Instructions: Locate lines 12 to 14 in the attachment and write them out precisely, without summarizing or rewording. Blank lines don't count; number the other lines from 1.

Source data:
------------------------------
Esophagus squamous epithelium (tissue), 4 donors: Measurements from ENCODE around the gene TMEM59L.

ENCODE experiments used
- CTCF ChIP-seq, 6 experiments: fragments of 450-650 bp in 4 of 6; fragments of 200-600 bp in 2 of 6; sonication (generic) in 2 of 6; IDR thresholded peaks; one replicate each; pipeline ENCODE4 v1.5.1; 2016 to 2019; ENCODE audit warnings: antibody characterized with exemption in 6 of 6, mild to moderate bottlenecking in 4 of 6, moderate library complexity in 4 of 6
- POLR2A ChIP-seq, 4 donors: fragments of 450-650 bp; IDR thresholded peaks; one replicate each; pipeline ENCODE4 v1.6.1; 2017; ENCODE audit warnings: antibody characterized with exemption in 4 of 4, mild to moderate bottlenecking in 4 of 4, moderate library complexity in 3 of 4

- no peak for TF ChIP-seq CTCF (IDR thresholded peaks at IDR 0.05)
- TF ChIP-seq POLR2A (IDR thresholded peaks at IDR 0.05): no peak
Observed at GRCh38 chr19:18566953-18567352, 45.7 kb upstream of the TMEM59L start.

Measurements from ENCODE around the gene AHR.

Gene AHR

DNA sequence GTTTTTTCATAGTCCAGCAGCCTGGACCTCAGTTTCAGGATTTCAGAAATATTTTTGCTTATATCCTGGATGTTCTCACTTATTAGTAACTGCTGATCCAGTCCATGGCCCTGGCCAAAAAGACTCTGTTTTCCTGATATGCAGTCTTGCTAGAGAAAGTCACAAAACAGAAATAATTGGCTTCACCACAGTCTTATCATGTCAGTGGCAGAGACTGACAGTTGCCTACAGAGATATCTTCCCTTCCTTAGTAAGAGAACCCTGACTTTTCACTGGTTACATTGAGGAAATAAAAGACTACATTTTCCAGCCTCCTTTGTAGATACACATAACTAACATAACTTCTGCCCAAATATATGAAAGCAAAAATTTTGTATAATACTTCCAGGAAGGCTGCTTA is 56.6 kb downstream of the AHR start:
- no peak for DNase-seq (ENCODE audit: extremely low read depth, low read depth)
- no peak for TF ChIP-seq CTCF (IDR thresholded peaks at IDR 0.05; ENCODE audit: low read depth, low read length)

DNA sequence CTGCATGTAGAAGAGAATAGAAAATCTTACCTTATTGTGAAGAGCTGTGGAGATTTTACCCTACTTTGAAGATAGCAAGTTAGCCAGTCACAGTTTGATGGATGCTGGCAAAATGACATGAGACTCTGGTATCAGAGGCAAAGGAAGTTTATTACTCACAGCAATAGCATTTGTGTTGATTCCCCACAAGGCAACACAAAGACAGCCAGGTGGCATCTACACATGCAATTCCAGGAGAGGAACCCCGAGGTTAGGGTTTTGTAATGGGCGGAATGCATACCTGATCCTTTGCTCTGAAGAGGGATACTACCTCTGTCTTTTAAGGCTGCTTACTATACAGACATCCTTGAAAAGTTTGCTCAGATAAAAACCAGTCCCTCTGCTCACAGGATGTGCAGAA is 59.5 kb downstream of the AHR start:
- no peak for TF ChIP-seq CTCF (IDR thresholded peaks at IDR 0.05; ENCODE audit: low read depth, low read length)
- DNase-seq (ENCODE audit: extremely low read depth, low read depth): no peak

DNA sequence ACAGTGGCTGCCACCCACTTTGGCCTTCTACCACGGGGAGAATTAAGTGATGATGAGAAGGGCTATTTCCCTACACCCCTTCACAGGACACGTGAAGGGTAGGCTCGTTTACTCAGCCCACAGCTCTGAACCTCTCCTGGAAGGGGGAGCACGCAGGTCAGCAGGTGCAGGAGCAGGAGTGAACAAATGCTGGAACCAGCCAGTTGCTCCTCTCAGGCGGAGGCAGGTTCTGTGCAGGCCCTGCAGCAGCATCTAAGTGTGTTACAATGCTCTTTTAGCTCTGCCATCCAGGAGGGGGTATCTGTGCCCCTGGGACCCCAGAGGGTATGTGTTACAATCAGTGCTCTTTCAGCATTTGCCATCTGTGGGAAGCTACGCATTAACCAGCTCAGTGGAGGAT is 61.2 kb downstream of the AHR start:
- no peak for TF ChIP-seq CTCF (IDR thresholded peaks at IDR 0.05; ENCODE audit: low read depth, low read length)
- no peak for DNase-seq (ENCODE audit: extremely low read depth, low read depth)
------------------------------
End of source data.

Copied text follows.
- no peak for TF ChIP-seq CTCF (IDR thresholded peaks at IDR 0.05; ENCODE audit: low read depth, low read length)

DNA sequence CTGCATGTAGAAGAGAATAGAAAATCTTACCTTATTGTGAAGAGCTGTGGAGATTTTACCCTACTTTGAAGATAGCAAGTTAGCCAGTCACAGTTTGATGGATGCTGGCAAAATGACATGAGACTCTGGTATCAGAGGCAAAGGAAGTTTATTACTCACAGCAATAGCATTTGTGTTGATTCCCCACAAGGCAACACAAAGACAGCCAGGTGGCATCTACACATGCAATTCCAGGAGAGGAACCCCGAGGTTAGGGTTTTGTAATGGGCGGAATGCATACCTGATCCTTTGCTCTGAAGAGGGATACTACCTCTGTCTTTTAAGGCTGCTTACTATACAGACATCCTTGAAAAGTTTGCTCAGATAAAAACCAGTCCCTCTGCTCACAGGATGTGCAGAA is 59.5 kb downstream of the AHR start:
- no peak for TF ChIP-seq CTCF (IDR thresholded peaks at IDR 0.05; ENCODE audit: low read depth, low read length)